Lin sprinkles her stories about Pacy's school year, adjustment to losing her best friend due to a family move, and dealing with racism from her friends with little stories from her parent's growing up in Taiwan. She learns that the Chinese zodiac goes in a 12 year cycle with the year of the rat coming first because the animals had a race and the rat came in first by his cleverness. Thus the year of the rat is always counted as the first in a new cycle, and symbolizes a year of changes. Pacy starts out hopeful that her changes will be good ones.
She has to deal with the discomfort of realizing her friends are mistreating the new kid, a boy who has moved from Taiwan. His name is Dun-Wei but they call him "Dumb Way". Pacy doesn't want to be considered weird like him so she tries to distance herself from friendship with him even though her mother is kind to him and his mother. She understands what it is like to be an immigrant and she tries to make her daughter understand by telling them stories of her own adjustment. One time she was trying to buy the best meat at the best price in the grocery store and she bought canned cat food because she couldn't read the label.
Pacy feels sorry for Dun Wei but she doesn't want to be matched with him when her friends Becky and Charlotte play the match-up game, imagining who would make cute couples in their school.
"Suddenly, I felt like a flower wilting. Was it true? Was the only boy I'd ever be a cute couple with Dun-Wei? Would nobody else ever like me because I was Chinese? And I wasn't even really Chinese either! It wasn't fair! I felt angry - angry at Charlotte for saying it, and angry at Dun-Wei for being fresh off the boat, and angry at myself because I was Taiwanese."
Towards the end of the book Pacy finally stands up to Becky and tells her that she thinks it's mean to call him "Dumb Way".
"When I looked up, I saw Becky looking at me with her head cocked like a surprised pigeon. Slowly, she nodded.
"You're right," she said. "It is mean. I won't do it anymore."
"Thanks," I said, and it was as if the ice in my stomach had suddenly melted away.
I love that this friendly, engaging story has the depth to show a regular kid dealing with every day meanness and racism to find a satisfying, peaceful result. So often kids are left alone to process the bullying they encounter. Here's a story where a girl finds a way to stand up to it and her so-called friends grow beyond their pettiness to be better friends. Yay!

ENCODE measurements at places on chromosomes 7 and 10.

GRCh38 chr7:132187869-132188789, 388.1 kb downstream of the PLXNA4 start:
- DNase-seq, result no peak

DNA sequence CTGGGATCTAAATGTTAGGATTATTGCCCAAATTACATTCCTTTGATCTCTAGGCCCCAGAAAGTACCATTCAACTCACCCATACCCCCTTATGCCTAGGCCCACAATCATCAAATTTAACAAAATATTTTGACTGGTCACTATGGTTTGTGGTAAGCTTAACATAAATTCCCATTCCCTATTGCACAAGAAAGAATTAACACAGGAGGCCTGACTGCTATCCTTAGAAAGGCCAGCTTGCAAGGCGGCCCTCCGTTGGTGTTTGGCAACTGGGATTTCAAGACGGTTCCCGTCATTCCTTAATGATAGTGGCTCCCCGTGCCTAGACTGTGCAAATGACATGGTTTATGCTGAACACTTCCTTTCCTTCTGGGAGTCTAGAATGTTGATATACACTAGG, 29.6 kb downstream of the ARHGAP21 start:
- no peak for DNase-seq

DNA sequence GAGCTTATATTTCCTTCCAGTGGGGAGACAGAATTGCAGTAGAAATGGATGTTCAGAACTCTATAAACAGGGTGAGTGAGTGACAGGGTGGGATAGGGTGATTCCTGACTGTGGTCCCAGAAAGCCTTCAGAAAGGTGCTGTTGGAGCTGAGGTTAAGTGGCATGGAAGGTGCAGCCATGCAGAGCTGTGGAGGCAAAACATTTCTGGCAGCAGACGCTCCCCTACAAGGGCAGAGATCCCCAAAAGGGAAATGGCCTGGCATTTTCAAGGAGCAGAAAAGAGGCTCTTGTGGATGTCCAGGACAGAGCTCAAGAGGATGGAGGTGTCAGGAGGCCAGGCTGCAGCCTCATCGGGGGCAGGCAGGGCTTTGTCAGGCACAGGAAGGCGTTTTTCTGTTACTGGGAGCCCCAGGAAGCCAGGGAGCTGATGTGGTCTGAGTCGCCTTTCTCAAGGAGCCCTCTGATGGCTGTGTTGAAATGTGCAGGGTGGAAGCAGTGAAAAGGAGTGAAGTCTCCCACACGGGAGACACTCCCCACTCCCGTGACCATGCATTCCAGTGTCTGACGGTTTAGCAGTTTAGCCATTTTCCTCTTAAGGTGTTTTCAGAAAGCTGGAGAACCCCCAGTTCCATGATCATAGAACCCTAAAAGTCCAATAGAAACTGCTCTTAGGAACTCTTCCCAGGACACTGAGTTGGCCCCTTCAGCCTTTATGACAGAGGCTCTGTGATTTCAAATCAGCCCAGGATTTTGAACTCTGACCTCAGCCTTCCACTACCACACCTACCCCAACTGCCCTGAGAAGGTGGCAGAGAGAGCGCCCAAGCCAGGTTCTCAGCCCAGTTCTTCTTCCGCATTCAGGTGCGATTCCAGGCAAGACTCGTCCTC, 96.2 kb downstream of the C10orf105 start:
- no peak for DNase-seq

Pacy's family goes to her cousin's wedding and Pacy is very excited. She's disappointed when her little sister gets to be a flower girl and her older sister gets a brand new beautiful dress. Pacy has to wear Lissy's old hand me down dress. I can so relate to this! I am in the middle of two sisters and this scene could almost be written for me (except I'm not Chinese):
"I didn't like my dress. It was bright green, the color of steamed broccoli, with gold dragons all over it. It was Lissy's old dress that she grew out of. She had picked it for the dragons especially, but I thought dragons should be on boys' clothes, not a girl's dress. And I didn't think it was fair that I was the only one that had to wear an old dress to the wedding.
"My dress is old, too," Mom said, when I complained. Her dress was green-blue silk.
"That's not the same, " I said. "Yours doesn't count."
"Why not?" Mom asked, laughing.
"Because," I said, "You're Mom!"
I like how Grace always relates things to food. Her descriptions are either really yummy scents and visions or repulsive things you wouldn't want to get near like broccoli. A September chapter starts, "All too soon, like a cherry Popsicle on a hot day, the summer melted away." The voice in Lin's writing is so perfectly tuned to a child's perspective with the added depth of perspective over time. These books are highly recommended.
At Grace Lin's blog, she often talks about her books and her writing process.
A Year of Reading
Into the Wardrobe
100 Scope Notes
A Fuse # 8 Production
Interview with Grace Lin at Jama Rattigan's
May is Asian / Pacific American Heritage Month. Read about other books by or about Asian Americans at Fusion Stories and in these book lists:
Lee & Low books
New York Public Library "On-Lion"
Wild Rose Reader